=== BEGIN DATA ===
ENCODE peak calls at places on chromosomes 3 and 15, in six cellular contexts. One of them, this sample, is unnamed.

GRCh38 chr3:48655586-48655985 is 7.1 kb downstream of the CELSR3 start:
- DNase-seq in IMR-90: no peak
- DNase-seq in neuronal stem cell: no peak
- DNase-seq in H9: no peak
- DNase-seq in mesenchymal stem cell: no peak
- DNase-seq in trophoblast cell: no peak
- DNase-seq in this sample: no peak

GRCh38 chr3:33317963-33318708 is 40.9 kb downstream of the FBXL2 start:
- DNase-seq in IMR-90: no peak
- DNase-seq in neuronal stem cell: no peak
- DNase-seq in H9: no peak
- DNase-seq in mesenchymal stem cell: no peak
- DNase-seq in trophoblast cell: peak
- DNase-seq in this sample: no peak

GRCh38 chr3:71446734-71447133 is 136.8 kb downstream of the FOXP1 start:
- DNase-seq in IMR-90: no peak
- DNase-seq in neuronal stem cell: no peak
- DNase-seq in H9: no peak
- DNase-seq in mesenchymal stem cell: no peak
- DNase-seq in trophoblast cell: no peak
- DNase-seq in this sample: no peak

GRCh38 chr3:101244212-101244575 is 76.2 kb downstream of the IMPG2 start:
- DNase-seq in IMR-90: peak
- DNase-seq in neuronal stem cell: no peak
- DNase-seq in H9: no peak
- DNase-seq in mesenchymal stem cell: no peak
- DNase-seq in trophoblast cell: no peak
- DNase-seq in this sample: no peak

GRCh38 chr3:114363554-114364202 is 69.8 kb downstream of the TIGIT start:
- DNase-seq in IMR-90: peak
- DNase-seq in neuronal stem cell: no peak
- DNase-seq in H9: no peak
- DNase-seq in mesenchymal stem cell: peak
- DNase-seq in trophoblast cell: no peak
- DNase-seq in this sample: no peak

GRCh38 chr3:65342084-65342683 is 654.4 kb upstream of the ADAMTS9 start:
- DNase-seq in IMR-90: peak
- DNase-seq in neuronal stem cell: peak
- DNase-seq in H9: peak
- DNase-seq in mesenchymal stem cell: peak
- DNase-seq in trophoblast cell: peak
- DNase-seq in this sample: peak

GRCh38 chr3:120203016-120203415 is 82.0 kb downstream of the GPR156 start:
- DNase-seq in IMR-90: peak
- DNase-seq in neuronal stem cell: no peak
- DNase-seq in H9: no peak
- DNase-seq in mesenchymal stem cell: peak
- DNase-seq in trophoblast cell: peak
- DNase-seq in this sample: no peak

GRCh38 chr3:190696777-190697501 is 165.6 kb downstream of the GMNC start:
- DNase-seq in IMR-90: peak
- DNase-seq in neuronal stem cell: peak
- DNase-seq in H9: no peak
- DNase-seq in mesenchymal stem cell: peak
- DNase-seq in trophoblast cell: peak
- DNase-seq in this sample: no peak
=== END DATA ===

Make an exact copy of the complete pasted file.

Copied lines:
ENCODE peak calls at places on chromosomes 3 and 15, in six cellular contexts. One of them, this sample, is unnamed.

GRCh38 chr3:48655586-48655985 is 7.1 kb downstream of the CELSR3 start:
- DNase-seq in IMR-90: no peak
- DNase-seq in neuronal stem cell: no peak
- DNase-seq in H9: no peak
- DNase-seq in mesenchymal stem cell: no peak
- DNase-seq in trophoblast cell: no peak
- DNase-seq in this sample: no peak

GRCh38 chr3:33317963-33318708 is 40.9 kb downstream of the FBXL2 start:
- DNase-seq in IMR-90: no peak
- DNase-seq in neuronal stem cell: no peak
- DNase-seq in H9: no peak
- DNase-seq in mesenchymal stem cell: no peak
- DNase-seq in trophoblast cell: peak
- DNase-seq in this sample: no peak

GRCh38 chr3:71446734-71447133 is 136.8 kb downstream of the FOXP1 start:
- DNase-seq in IMR-90: no peak
- DNase-seq in neuronal stem cell: no peak
- DNase-seq in H9: no peak
- DNase-seq in mesenchymal stem cell: no peak
- DNase-seq in trophoblast cell: no peak
- DNase-seq in this sample: no peak

GRCh38 chr3:101244212-101244575 is 76.2 kb downstream of the IMPG2 start:
- DNase-seq in IMR-90: peak
- DNase-seq in neuronal stem cell: no peak
- DNase-seq in H9: no peak
- DNase-seq in mesenchymal stem cell: no peak
- DNase-seq in trophoblast cell: no peak
- DNase-seq in this sample: no peak

GRCh38 chr3:114363554-114364202 is 69.8 kb downstream of the TIGIT start:
- DNase-seq in IMR-90: peak
- DNase-seq in neuronal stem cell: no peak
- DNase-seq in H9: no peak
- DNase-seq in mesenchymal stem cell: peak
- DNase-seq in trophoblast cell: no peak
- DNase-seq in this sample: no peak

GRCh38 chr3:65342084-65342683 is 654.4 kb upstream of the ADAMTS9 start:
- DNase-seq in IMR-90: peak
- DNase-seq in neuronal stem cell: peak
- DNase-seq in H9: peak
- DNase-seq in mesenchymal stem cell: peak
- DNase-seq in trophoblast cell: peak
- DNase-seq in this sample: peak

GRCh38 chr3:120203016-120203415 is 82.0 kb downstream of the GPR156 start:
- DNase-seq in IMR-90: peak
- DNase-seq in neuronal stem cell: no peak
- DNase-seq in H9: no peak
- DNase-seq in mesenchymal stem cell: peak
- DNase-seq in trophoblast cell: peak
- DNase-seq in this sample: no peak

GRCh38 chr3:190696777-190697501 is 165.6 kb downstream of the GMNC start:
- DNase-seq in IMR-90: peak
- DNase-seq in neuronal stem cell: peak
- DNase-seq in H9: no peak
- DNase-seq in mesenchymal stem cell: peak
- DNase-seq in trophoblast cell: peak
- DNase-seq in this sample: no peak